HOLLIS, CDR Robert H. rhhollis@sky.net "...I have enjoyed sixteen years of retirement from my business and from the navy. The wife and I are still going strong and hope to have many more. For those of you who might be reading this brief history, may it jog your memory and start a post our way. While at Kansas State College, Manhattan, KS in 1942 I joined the V-5 program in Kansas City, Missouri and was deferred until Aug 1943 when I reported to NAVAL FLT. PREP. SCHOOL in Momouth Il. class 8/43; departed 10/43 for WTS at Ontario, OR. class 44E; 12/43 to 3/44 was at PREFLIGHT SCHOOL at St Marys, CA. class 12C-43; 4/44 to 8/44 PRIMARY FLIGHT TRAINING at Livermore,CA. class 4A-44; 8/44 to 2/45 INTERMEDIATE FLIGHT TRAINING at NAS Corpus Christi, Texas. class 8-44; Graduated Ensign on Feb. 5, 1945. 2/45 to 4/45 PRE OPERATIONAL (PBY) at NAS Corpus Christi, Texas; 4/45 to 6/45 OPERATIONAL TRAINING (PBY) at NAS Jacksonville, Florida; 7/45 to 12/45 OPERATIONAL TRAINING (PB4Y) at NAS Hutchinson, KS. 10/50 to 1/56 Squadron VP-771 at NAS Los Alamitos, California. In 1951 the squadron won the NOEL DAVIS TROPHY for VP. 9/51 married Margaret W. Parrish and son Larry was born 3/54. 1/56 to 8/56 VP-774 at NAS Los Alamitos, California. Moved to Overland Park, KS. to join my brother in the firm of Hollis & Miller Arch-Engr. 9/56 to 6/65 VP-882 at NAS Olathe, Kansas. 7/59 to 6/65 was the squadron Executive Officer. 7/65 to 9/67 VP-883; 10/67 to 12/69 NARS-88 at NAS Olathe, Kansas where I transferred to the Retired Reserve..." [30AUG99]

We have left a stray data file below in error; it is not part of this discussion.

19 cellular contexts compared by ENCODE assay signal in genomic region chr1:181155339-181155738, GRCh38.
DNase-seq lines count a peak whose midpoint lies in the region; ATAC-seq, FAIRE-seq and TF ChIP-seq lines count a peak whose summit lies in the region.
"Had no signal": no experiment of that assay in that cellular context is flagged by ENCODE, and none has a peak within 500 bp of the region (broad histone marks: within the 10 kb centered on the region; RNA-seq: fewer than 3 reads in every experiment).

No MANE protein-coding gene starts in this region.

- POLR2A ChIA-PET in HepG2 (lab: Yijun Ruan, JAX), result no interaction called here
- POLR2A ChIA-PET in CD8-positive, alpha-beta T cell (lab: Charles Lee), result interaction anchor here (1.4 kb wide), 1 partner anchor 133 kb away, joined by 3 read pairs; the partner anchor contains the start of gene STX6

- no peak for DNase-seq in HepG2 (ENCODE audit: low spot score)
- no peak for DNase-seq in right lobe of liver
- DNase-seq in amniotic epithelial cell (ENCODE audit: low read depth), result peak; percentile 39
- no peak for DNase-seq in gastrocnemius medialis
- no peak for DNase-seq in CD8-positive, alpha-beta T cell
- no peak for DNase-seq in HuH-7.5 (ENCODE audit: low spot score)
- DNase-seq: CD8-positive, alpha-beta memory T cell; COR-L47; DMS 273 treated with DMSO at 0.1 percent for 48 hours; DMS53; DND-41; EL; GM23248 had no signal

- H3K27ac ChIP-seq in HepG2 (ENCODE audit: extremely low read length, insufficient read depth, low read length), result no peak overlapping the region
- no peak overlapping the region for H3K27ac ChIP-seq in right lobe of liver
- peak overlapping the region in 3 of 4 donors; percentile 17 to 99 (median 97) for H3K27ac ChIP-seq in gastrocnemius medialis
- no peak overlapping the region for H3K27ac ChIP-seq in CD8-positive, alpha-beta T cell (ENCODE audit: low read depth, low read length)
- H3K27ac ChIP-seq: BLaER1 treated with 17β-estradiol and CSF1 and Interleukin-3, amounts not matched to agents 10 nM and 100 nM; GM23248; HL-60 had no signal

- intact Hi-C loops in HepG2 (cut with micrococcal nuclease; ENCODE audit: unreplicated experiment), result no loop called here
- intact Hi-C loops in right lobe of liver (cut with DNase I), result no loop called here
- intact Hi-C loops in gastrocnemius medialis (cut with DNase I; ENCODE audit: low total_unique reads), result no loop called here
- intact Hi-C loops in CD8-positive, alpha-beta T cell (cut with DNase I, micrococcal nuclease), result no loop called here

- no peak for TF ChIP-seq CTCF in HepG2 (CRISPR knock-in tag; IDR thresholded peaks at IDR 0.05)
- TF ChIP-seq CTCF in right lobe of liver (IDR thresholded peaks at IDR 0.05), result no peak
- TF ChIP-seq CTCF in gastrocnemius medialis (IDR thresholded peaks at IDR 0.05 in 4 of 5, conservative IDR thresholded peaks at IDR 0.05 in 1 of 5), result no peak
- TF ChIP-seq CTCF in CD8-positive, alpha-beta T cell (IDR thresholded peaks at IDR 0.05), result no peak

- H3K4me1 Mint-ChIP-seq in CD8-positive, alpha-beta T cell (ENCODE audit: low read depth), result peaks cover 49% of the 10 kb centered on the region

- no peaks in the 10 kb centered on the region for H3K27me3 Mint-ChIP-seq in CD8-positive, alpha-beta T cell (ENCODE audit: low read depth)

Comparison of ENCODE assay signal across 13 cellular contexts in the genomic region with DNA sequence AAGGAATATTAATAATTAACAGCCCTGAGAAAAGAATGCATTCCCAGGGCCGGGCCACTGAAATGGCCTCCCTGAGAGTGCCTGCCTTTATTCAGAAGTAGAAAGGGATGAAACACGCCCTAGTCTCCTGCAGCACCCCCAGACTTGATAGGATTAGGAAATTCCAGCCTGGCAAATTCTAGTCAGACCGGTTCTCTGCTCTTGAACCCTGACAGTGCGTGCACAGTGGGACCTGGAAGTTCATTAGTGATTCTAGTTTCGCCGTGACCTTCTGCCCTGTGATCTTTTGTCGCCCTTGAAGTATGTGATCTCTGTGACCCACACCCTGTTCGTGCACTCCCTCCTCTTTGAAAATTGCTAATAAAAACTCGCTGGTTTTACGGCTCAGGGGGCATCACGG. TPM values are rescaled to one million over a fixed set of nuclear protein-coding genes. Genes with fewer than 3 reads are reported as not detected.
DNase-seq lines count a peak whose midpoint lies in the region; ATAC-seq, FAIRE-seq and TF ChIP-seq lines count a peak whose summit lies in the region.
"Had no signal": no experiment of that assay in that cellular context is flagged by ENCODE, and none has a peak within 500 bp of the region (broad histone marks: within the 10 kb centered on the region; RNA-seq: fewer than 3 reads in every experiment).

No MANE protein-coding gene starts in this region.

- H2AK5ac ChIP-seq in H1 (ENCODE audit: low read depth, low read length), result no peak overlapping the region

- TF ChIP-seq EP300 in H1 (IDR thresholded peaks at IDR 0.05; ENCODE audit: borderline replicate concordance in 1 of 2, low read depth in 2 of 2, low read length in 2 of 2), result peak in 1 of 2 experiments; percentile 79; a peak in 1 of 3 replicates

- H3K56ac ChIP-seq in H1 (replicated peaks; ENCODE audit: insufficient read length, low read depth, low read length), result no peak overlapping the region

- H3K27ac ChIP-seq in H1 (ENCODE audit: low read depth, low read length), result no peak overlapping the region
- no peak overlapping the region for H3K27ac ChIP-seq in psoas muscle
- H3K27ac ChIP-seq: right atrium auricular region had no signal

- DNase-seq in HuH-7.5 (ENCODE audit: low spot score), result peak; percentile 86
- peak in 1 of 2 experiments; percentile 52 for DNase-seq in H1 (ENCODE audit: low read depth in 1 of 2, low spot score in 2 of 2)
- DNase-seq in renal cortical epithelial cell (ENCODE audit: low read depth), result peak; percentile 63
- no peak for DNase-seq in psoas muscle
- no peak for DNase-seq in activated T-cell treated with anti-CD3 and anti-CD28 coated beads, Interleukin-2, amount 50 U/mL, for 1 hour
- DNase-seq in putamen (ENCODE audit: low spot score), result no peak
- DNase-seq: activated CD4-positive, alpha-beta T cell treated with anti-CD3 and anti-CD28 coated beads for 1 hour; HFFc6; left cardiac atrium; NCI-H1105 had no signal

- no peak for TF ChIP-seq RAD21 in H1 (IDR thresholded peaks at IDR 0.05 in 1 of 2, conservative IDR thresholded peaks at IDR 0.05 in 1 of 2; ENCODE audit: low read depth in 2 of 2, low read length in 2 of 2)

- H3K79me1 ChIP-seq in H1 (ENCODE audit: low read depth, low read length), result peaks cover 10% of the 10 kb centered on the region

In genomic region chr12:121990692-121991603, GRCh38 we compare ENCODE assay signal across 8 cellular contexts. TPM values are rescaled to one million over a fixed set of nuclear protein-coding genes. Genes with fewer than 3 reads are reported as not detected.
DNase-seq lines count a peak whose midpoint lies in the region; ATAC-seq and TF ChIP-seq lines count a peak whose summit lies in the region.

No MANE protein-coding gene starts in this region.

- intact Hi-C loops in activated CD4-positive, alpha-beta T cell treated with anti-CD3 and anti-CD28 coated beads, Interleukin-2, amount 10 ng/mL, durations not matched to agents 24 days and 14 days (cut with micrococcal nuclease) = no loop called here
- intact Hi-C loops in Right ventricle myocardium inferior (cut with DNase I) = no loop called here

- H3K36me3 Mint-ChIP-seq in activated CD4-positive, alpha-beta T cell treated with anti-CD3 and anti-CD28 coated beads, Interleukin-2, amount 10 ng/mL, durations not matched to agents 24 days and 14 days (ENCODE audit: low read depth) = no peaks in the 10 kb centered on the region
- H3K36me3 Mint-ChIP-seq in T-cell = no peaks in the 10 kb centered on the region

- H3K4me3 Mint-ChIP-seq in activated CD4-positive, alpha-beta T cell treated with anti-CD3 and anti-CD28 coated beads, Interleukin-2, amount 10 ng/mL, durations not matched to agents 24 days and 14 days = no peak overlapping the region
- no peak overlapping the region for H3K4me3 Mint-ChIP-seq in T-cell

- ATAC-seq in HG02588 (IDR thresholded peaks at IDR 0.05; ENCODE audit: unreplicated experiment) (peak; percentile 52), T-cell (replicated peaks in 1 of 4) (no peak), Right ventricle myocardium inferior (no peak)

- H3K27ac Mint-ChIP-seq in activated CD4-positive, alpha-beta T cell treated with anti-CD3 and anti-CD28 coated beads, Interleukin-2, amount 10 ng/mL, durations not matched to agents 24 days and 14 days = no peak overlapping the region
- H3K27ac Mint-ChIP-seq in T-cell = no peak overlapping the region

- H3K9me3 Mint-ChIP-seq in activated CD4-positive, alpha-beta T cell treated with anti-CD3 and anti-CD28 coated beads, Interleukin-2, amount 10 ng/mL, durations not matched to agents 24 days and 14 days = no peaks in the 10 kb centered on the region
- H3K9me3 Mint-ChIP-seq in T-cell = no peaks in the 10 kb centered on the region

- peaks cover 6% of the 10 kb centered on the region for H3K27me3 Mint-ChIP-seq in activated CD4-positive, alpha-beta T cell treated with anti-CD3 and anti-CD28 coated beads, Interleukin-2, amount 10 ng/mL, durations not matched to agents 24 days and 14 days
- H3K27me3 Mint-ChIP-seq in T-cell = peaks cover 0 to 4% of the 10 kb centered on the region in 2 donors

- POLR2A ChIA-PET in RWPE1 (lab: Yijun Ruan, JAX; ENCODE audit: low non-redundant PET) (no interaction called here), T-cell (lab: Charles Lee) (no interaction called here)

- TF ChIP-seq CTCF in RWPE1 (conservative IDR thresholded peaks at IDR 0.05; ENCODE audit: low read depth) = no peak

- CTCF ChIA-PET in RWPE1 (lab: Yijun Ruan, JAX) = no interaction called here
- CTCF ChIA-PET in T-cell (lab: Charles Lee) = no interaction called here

HOLMES, CDR Francis M. (Frank) Shipmate Pix2005 Shipmate Pix1966 Shipmate Pix1947 Shipmate Pix1945 Shipmate Pix1942 fholmes101@aol.com "...Frank Holmes was called to active duty in the US Navy on August 1942 as a V5 Aviation Cadet and completed Primary Civilian Pilot Training (CPT) at Quincy, Illinois; Secondary (CPT) at Iowa City, Iowa; USN Preflight School at Iowa City, Iowa and Primary Flight Training at NAS Glenview, Illinois. He completed all other phases of Flight Training at NAS Corpus Christi, Texas and was commissioned as Ens USNR on April 8, 1944 with operational qualifications in OS2U aircraft. His first assignment, following some leave and travel, was with Scouting Squadron 48 (VS-48), flying OS2Us, doing inshore patrol in Southeastern Alaska. VS-48 soon moved to NAS Attu, Alaska where they continued inshore patrol and flew air sea rescue for the Navy squadrons on bombing missions against the Kurile Islands. In a few months VS-48 was split into detachments and moved to other areas in the Aleutians, one of which was Dutch Harbor. Although he had only been commissioned a few months, he drew the assignment as Senior Aviator (Officer-in-Charge) of VS-48 Detachment Dutch Harbor. At Dutch Harbor they soon transitioned from OS2Us to SBD-5s and continued their mission of inshore patrol. The Aleutian challenge was the weather, seldom good and always unpredictable. As a squadron, VS-48 lost five aircraft; three due to weather and two because of mechanical malfunctions. Ens Holmes lost one of the five -- when the engine quit, he ditched in the bay off Dutch Harbor. His crew member and he survived with minor injuries -- the only surviving crew from the five who were lost. In June 1945 he returned to the states for reassignment and operational training in TBMs at NAS Ft Lauderdale, Florida. When World War II ended he sought release from active duty and was granted same. Caryl and Frank were married in Ft Lauderdale and lived there for a few months before returning to the Chicago area where they lived with her parents as they struggled with what to do with their lives. Frank wanted to return to college but colleges were crowded and worst of all housing was practically non-existent and by now they were expecting. All this was settled for them when Frank received an invitation from the Navy for a change in status from USNR to USN and an immediate return to active duty. He returned to active duty Dec 13, 1946. Following years included duty with: VA22a - TBM Operational Training Squadron at NAS North Island, San Diego, California (Carrier Qualification), VA12a - TBM Squadron in Air Group 11 aboard the USS Valley Forge, FASRON-11 - NAS Ford Island, Pearl Harbor, Hawaii, Oahu and Yokuska Japan, NAVAL AIR TECHNICAL TRAINING UNIT - NAS Lakehurst, New Jersey (PC R4D), VR-1 - R5D & R7V Squadron at NAS Patuxent River, Maryland (PC R5D & PC R7V), USN Post Graduate School Monterey, CA -- Line School, NROTC Tulane -- College Refresher, Naval Preflight School Pensecola - Military Science Instructor USN Post Graduate School Monterey CA -- Engineering School (BS Aeronautical Eng), NROTC Ames Iowa (MS Nuclear Engineering), VP-16 -- P2V squadron at NAS Jacksonville, Florida and NAS Sigonella, Sicily (PPC P2V), BUWEPS -- Project Manager Navy Navigation Satellite System at Washington D.C., NAS Point Mugu, California - Operations Officer Navy Astronautics Group where upon completion of his assignment there Frank retired from active naval service on July 1, 1966 as a Commander. Frank believes that his greatest contribution to Aviation and Space programs came during the six years that he spent as Project Manager of the Navy Navigation Satellite System (TRANSIT) during its development at BUWEPS and subsequently as Operations Officer at the Navy Astronautics Group during its initial operational deployment. After completing 24 years in the Navy, Frank started a second career with TRW Systems in Redondo Beach, California where he was to complete another 24 years in a wide variety of interesting and challenging assignments in the world of Aerospace systems and Computer related mission applications. In 1968, he completed the requirements for and received a Master of Engineering degree from UCLA. He managed the first study of what is now the Global Positioning System (GPS) that has become so widely used today. Among other interesting assignments, Caryl accompanied him to: Australia where he served at the US/Australia Joint Defence Research Facility and, Italy where he led a multinational team of engineers in the development of command and control computer system requirements for Commander Naval Forces South (NATO). On July 1, 1990 he left employment for pay and started working on his next 24 year tour as a volunteer with: AARP Volunteer Income Tax Assistance and Tax Counseling for the Elderly (VITA/TCE) program as a Local Coordinator; The Retired Activities Office (NRAO) at Naval Station Long Beach/ Naval Weapons Station Seal Beach as Assistant Director; The WWII USN Scouting Squadron's Association as Vice President; and St Paul's Lutheran Church as Men's Group Leader..." [07DEC2005]